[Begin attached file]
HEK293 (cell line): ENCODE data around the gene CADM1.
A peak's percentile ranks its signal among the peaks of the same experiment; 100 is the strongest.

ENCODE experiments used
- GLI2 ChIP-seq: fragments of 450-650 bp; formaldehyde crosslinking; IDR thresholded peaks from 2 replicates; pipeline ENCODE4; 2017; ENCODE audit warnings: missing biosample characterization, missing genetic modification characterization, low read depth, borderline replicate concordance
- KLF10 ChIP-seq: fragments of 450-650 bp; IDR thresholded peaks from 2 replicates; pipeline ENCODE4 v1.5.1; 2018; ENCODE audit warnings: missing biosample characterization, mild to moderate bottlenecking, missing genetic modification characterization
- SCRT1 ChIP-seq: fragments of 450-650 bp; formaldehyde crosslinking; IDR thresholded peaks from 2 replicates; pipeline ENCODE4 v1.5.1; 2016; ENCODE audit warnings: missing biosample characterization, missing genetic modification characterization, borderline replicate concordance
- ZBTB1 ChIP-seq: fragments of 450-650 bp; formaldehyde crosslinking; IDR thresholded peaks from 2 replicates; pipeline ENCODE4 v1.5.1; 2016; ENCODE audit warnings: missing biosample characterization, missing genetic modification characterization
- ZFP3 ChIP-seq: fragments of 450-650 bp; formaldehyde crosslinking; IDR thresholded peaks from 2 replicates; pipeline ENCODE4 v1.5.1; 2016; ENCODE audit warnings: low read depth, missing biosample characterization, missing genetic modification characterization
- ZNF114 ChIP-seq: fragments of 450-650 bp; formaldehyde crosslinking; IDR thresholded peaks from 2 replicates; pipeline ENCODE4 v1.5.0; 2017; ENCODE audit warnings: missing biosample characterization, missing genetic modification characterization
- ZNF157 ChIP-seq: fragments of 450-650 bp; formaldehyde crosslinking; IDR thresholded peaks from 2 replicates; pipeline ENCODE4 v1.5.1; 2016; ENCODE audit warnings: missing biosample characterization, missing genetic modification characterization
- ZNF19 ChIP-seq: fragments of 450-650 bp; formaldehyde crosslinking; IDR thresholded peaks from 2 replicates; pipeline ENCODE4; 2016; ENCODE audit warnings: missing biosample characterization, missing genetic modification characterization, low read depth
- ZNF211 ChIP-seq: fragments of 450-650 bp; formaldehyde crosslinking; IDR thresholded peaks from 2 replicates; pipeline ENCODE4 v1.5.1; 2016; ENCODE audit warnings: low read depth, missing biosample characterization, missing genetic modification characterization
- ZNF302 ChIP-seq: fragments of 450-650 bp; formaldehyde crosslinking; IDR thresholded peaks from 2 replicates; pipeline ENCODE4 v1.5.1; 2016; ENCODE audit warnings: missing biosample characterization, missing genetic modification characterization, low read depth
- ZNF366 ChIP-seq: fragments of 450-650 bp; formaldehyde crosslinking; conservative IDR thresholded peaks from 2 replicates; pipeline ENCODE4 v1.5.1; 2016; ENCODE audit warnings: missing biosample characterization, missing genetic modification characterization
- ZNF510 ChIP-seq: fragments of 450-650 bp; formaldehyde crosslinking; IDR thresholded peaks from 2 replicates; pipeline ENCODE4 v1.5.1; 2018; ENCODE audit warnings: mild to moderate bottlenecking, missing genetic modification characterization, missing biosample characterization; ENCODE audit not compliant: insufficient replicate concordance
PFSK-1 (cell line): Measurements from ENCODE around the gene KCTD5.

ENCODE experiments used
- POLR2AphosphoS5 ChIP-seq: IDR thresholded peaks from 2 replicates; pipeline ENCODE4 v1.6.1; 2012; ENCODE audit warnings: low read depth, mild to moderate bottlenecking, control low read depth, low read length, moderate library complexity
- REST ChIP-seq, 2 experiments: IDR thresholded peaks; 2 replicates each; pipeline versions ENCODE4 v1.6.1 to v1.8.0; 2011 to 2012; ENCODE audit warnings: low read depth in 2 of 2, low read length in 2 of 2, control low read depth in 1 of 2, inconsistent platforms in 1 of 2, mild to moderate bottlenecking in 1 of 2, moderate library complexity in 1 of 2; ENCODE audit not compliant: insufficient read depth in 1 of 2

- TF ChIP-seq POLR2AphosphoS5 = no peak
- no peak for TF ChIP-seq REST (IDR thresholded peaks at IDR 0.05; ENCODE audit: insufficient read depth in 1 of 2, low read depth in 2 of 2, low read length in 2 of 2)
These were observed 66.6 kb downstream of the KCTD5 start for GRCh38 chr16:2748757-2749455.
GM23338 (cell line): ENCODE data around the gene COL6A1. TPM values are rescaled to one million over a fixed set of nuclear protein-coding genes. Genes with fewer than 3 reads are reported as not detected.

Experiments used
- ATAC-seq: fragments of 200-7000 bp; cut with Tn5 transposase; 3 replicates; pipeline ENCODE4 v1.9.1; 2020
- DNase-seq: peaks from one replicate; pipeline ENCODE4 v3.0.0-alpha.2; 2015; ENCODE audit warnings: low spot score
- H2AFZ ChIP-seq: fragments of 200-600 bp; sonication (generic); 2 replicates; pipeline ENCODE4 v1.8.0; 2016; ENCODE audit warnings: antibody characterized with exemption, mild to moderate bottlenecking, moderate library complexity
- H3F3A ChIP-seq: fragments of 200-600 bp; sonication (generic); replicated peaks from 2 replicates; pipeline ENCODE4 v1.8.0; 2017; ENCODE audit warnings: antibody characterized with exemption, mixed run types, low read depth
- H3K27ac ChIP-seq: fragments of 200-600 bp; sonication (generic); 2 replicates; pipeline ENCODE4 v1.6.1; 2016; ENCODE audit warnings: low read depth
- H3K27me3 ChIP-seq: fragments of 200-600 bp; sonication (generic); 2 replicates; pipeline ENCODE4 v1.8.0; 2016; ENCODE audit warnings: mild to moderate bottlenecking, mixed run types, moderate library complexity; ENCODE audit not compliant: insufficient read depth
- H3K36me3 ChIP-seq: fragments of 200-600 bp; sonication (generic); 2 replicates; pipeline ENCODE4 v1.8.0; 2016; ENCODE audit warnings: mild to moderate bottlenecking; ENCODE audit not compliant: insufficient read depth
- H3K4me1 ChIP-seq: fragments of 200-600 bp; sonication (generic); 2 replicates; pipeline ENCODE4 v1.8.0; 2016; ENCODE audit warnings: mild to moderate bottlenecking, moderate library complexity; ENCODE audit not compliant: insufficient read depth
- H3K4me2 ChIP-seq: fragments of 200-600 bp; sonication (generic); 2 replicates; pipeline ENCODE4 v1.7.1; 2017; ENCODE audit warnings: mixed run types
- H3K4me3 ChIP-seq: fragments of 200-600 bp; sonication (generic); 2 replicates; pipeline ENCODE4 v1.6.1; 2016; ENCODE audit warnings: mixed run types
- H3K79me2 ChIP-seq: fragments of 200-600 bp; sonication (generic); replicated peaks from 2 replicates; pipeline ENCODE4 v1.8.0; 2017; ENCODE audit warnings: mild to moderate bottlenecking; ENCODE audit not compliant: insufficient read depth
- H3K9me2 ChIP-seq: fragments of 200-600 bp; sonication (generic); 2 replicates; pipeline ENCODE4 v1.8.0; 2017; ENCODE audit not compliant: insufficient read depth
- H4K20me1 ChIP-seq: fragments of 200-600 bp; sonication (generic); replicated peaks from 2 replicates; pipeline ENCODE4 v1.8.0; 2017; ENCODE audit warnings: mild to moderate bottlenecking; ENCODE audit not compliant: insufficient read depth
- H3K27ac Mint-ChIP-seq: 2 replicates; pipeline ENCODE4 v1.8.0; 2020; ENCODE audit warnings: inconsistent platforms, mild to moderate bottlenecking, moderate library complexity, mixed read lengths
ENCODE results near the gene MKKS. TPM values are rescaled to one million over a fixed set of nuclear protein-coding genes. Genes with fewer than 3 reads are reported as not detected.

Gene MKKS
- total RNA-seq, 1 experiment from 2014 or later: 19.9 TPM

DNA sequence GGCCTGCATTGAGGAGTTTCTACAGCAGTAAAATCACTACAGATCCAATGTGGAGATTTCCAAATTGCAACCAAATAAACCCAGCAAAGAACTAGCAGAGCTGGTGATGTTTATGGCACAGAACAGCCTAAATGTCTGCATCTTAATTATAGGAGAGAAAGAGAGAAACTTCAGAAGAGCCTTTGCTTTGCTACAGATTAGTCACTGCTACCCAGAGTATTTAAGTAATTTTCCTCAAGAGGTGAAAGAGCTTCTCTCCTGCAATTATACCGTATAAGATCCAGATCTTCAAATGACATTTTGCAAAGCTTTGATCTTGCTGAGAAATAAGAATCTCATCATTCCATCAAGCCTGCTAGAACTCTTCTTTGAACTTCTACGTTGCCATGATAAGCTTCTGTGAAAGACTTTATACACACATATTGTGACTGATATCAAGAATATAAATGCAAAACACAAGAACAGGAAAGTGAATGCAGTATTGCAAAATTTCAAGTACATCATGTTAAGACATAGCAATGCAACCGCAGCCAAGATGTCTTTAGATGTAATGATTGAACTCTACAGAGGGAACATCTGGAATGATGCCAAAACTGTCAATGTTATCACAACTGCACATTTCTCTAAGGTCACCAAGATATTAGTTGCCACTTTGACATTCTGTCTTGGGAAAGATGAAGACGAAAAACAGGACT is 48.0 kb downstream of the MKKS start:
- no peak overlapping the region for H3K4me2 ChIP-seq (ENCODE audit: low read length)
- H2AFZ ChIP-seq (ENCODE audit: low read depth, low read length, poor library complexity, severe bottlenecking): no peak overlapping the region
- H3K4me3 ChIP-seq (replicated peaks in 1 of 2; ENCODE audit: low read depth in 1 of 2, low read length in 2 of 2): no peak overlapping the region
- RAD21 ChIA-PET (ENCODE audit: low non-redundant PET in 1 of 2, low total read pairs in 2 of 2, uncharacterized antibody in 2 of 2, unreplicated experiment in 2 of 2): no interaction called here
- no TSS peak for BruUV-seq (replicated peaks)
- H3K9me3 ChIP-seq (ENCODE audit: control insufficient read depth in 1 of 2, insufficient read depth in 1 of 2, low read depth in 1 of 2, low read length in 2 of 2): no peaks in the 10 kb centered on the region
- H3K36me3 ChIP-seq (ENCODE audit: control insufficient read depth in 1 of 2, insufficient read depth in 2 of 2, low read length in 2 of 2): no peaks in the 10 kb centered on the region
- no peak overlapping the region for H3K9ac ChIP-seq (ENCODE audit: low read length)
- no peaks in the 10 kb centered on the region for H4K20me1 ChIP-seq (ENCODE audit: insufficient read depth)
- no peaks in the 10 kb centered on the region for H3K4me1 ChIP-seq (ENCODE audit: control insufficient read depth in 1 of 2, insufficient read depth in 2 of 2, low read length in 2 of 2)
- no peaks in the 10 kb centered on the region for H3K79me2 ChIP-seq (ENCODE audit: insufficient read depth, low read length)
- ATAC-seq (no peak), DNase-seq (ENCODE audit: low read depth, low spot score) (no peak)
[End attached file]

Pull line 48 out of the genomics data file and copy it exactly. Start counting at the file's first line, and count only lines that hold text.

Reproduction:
- H3K9me3 ChIP-seq (ENCODE audit: control insufficient read depth in 1 of 2, insufficient read depth in 1 of 2, low read depth in 1 of 2, low read length in 2 of 2): no peaks in the 10 kb centered on the region